The Value of Exercises
SCENARIO-DRIVEN exercises continue to prove their worth as a way to test plans internally and among organizations that will have to coordinate their actions in a crisis.
Jay Kurtz, who runs the consulting firm Kappa West, Inc., helps companies run tabletop exercises to identify threats and test plans.
Once the company gathers the participants, who should run the gamut from executives to lower level employees, Kurtz will assign roles. For example, someone may be told to play a competitor or disgruntled employee; they will be asked to think of how to disrupt operations.
The next step is to narrow the focus with a probability impact grid (PIG). “You build a group consensus of what’s the real probability that this particular threat would occur under what circumstances, what would drive it, and what would its potential impact be,” Kurtz says. The impact may range from, “‘oh it would be a little itch but we could easily handle it,’ ... to devastating.”
Role-playing is what distinguishes tabletop exercises from a run-of-the-mill discussion, says Hal Kempfer, founder and head of Knowledge & Intelligence Program Professionals (KIPP), a business consultancy.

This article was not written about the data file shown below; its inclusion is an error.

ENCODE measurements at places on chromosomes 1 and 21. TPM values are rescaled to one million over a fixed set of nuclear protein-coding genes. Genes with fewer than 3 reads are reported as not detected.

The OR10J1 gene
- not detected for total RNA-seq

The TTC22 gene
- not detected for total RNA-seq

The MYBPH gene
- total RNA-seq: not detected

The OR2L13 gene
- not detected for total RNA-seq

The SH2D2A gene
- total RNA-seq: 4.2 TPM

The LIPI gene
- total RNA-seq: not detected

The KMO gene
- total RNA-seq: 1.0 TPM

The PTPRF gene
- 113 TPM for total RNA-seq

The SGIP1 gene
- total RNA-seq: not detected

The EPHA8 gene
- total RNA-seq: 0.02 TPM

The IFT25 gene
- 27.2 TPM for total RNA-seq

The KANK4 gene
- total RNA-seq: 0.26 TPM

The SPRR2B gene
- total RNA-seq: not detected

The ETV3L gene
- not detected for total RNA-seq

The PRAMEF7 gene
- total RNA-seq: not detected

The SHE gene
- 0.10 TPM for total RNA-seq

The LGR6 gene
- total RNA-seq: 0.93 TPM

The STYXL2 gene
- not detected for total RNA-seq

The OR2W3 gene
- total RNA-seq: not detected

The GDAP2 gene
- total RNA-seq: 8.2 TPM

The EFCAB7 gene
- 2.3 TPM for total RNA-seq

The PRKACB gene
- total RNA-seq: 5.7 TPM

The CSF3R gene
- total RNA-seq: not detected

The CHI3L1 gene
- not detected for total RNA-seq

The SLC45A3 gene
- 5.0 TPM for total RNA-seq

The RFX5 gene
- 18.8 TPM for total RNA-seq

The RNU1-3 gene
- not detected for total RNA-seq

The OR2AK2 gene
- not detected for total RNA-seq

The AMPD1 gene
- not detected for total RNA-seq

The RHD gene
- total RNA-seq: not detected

By developing a rational exercise, “you allow them to test the plan in a way that’s realistic, not just talk about it in terms of notional ideas,” Kempfer says.
Kempfer’s exercises range in time from a few hours to several days. Sometimes they involve multiple companies. For example, he worked with the Center for Asymmetric Warfare on a tabletop exercise for members of the Los Angeles Infragard Alliance—made up of representatives from business, local law enforcement, and the FBI.
The goal of the scenario-driven exercise was to discover what agencies would do and what type of intelligence they would need if they received warning of a terrorist attack, says Tom Netzer, senior exercise manager at the Center for Asymmetric Warfare.
Having all these different companies and agencies work on the tabletop exercise together was especially helpful, says Netzer, because the groups thought not only about their own reaction to receiving the intelligence but also about how they would interact with other agencies.
“Each individual agency has got a plan for what they’re going to do, but they don’t always know how their plan relates to anybody else’s plan and whether or not things are going to flow together,” says Netzer. “Having these type of exercises where you get people together to talk to each other is always a good thing.”
Netzer advises companies to keep the exercises focused.
“You want to make sure you have your objectives in mind and you don’t do anything that doesn’t ... advance that objective,” he says. “It’s easy to get your exercise so spread out that you don’t really accomplish anything.”